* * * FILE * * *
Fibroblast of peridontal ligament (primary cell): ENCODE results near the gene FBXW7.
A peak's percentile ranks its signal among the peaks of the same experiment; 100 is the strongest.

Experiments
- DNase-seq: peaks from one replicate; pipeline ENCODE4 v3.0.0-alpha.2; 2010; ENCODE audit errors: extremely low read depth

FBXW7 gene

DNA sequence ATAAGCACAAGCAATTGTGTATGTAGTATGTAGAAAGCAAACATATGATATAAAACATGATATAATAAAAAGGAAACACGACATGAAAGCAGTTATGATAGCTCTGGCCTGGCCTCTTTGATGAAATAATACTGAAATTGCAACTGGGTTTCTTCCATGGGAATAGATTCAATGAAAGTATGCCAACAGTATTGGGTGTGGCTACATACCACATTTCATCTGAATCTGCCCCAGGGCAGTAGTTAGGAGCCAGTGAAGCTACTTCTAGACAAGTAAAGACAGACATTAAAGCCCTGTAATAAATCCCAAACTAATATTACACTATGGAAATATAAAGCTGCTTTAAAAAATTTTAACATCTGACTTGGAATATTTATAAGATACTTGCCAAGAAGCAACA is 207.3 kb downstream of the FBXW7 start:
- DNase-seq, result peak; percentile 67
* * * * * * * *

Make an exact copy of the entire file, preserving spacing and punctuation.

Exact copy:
Fibroblast of peridontal ligament (primary cell): ENCODE results near the gene FBXW7.
A peak's percentile ranks its signal among the peaks of the same experiment; 100 is the strongest.

Experiments
- DNase-seq: peaks from one replicate; pipeline ENCODE4 v3.0.0-alpha.2; 2010; ENCODE audit errors: extremely low read depth

FBXW7 gene

DNA sequence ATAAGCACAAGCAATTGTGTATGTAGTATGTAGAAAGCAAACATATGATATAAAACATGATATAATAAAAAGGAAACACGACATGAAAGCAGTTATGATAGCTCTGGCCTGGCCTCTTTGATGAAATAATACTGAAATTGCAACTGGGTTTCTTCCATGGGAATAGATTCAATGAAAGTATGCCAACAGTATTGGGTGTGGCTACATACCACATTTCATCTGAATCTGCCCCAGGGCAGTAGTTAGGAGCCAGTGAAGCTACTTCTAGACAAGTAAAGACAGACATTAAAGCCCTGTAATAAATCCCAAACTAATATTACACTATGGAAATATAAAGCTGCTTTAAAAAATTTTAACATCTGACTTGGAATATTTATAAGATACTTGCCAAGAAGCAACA is 207.3 kb downstream of the FBXW7 start:
- DNase-seq, result peak; percentile 67